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Independent commissioner Denis Nugent has backed his interim decision granting resource consent for the proposed $1.3 million Cromwell information centre.
However, appeals could still be made to the Environment Court.
The Central Otago District Council had applied to itself for consent to build a visitor and information centre that breaches the minimum floor area for the business area, the maximum building height and the total area of signs allowed per site.
When Mr Nugent heard the application in August last year, there were eight submissions - three opposed, three in support and two neutral.
At least one of them, Cromwell Mini Golf owner Shona Rae, is still to decide whether she will appeal to the Environment Court. She said she was still not happy about the proposed centre.
''I find it very difficult ... to see how they can justify spending that much money.
''It's a heck of a lot of money in these times of financial constraint and they really haven't proved to the community that it's needed.''
The proposed visitor information centre, intended as a replacement for the current centre which is combined with the town's museum in The Mall, is to be built between Murray Tce and State Highway 8B, near the fruit sculpture and Mrs Rae's business.
Another submitter, businessman Gary Anderson, said he would not appeal but agreed with Mrs Rae on the cost issue.
''I just hope they've done their costings for the ongoing running of the thing.
''If you look at what other information centres are doing around the country, they're trying to cut costs.''
He also criticised the sketchy details of the application.
''If anyone else had put that proposal to council, they would have been laughed out ... it certainly lacked detail.''
In releasing his interim decision last year, Mr Nugent asked the council for further information on several aspects including parking arrangements and design of the car park; landscaping and the effects of the centre on the existing layby on State Highway 8B.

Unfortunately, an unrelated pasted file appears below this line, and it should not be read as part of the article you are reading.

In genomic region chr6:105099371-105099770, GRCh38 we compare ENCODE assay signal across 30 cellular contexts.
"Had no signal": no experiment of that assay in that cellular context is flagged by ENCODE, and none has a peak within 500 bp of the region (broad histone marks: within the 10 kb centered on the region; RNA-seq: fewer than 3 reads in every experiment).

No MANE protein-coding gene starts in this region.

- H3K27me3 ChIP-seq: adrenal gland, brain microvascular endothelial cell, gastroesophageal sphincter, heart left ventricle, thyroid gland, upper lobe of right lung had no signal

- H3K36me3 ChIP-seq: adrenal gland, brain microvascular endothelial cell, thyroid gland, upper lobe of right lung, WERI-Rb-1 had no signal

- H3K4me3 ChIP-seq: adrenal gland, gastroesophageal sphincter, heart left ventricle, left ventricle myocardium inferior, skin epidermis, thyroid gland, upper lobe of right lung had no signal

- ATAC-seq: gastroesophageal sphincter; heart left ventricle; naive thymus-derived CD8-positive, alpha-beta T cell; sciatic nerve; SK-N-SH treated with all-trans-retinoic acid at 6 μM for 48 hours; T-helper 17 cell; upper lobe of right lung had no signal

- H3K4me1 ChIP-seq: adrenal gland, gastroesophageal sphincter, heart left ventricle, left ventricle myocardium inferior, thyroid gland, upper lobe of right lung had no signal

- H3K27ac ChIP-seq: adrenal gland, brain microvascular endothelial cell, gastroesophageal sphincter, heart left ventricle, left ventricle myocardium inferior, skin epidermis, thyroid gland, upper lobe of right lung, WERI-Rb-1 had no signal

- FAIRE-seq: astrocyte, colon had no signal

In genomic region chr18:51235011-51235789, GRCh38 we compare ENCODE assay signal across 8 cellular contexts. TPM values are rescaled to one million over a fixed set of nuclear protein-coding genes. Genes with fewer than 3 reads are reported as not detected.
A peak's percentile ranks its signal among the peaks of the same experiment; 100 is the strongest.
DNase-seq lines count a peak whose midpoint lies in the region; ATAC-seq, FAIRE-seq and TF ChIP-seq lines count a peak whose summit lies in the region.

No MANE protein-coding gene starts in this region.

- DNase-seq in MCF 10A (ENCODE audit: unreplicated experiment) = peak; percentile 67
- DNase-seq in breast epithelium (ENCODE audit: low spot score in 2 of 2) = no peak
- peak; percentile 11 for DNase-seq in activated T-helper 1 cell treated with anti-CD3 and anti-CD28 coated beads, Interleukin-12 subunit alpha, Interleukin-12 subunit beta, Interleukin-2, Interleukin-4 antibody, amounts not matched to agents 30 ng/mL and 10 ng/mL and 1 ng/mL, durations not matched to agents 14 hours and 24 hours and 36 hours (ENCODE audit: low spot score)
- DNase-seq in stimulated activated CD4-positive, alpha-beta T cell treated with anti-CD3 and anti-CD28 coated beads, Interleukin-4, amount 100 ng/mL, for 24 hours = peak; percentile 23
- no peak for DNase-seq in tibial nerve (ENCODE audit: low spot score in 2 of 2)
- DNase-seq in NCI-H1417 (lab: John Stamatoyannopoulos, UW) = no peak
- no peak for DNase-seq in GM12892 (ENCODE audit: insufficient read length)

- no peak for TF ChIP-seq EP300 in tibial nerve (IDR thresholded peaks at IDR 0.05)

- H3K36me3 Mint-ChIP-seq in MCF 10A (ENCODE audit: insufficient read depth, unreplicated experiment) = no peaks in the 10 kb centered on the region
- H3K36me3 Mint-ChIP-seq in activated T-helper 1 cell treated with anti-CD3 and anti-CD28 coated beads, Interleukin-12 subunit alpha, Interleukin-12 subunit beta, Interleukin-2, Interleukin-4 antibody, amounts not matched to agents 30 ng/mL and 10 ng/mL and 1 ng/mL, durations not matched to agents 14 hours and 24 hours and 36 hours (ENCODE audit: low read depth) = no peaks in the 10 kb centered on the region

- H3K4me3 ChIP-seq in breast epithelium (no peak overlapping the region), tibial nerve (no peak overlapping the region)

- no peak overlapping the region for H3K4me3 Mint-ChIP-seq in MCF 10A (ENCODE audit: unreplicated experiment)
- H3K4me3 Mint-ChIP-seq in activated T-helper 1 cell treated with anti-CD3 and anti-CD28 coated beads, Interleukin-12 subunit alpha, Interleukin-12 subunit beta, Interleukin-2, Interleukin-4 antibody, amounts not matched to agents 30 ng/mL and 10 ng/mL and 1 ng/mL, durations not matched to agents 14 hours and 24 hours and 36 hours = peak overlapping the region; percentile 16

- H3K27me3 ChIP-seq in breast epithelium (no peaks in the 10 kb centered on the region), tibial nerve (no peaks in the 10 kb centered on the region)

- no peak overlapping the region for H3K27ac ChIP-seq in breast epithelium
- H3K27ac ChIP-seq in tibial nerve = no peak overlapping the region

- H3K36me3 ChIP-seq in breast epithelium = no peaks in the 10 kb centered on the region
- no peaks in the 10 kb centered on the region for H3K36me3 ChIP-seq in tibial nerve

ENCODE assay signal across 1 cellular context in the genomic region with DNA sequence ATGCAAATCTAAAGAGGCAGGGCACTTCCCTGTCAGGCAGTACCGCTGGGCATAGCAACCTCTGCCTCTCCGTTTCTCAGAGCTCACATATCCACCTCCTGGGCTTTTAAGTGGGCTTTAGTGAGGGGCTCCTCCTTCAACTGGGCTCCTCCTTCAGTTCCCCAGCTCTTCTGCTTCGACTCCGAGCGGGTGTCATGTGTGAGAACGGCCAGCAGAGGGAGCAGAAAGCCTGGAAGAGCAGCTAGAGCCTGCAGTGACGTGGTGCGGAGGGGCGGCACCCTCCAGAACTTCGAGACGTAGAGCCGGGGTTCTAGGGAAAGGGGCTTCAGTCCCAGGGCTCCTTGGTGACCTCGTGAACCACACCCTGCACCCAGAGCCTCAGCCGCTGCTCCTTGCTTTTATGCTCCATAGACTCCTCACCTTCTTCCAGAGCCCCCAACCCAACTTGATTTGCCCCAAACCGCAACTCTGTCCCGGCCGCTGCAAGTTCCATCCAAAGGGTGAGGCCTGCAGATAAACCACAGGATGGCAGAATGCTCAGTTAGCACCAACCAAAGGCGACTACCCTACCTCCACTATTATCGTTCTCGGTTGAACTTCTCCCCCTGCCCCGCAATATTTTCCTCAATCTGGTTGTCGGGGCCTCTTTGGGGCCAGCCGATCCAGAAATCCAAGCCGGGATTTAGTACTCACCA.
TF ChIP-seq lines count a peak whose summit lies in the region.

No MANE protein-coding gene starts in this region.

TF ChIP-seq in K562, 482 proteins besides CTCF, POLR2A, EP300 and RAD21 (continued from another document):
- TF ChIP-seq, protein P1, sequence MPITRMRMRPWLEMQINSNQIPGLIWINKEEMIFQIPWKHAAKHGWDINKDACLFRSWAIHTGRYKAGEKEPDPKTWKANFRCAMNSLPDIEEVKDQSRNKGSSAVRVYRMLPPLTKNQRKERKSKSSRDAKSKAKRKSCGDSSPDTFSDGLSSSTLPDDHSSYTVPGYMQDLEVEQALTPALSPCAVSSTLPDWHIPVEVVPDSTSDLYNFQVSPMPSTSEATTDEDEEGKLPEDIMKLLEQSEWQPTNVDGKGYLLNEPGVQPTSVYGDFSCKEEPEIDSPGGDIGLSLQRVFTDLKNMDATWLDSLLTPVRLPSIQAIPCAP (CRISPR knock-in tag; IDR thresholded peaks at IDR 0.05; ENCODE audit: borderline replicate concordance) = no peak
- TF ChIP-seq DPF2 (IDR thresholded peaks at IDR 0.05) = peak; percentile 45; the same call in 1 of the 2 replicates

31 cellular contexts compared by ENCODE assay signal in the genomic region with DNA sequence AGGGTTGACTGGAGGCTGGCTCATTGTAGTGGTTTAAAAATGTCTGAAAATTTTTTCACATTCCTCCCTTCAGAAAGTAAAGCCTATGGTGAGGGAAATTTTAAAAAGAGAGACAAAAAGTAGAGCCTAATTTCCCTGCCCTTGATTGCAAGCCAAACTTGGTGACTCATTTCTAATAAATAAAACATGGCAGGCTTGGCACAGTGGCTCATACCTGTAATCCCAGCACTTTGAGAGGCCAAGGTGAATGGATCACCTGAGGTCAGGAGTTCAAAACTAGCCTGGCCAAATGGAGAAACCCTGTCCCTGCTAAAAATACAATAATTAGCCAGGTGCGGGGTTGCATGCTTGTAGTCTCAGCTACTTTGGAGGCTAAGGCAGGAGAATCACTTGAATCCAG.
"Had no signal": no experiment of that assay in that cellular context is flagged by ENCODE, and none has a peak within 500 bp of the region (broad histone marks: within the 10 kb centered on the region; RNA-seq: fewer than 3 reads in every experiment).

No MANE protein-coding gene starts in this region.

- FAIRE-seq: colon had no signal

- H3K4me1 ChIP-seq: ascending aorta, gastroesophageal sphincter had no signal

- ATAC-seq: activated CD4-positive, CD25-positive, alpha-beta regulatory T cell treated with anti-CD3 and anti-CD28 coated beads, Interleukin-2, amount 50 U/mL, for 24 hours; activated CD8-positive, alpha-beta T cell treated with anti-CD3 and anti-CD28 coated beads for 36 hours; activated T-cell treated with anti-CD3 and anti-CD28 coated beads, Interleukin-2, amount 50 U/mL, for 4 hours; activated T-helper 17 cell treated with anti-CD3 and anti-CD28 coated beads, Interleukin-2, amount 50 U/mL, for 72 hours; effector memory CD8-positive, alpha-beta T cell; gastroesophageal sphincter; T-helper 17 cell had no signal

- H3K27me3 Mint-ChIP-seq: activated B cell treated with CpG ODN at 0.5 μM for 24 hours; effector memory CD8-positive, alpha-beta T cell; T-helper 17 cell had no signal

In his final decision, released last week, Mr Nugent said he was satisfied with information provided by the council and concluded the effects of the proposal on the environment would be minor.
He granted the consent subject to 13 conditions, including a restriction on what could be sold at the centre - Central Otago branded products; souvenir items; small travellers' items such as sunscreen, adapters and locks; special interest books on the area; travel guides and pamphlets; phone cards, stamps and postcards.
The application had said the centre would sell local food, wine and crafts.
Other conditions concerned signs, a footpath and parking and limited the use of the land and building to that of a visitor information centre.
Submitters have 15 working days to appeal to the Environment Court.
Central Otago visitor centres manager Pam Broadhead said the next stage, after the appeal period, would be to complete internal designs and costings.
The information centre relocation was mooted about six years ago but has been deferred several times, mostly due to cost.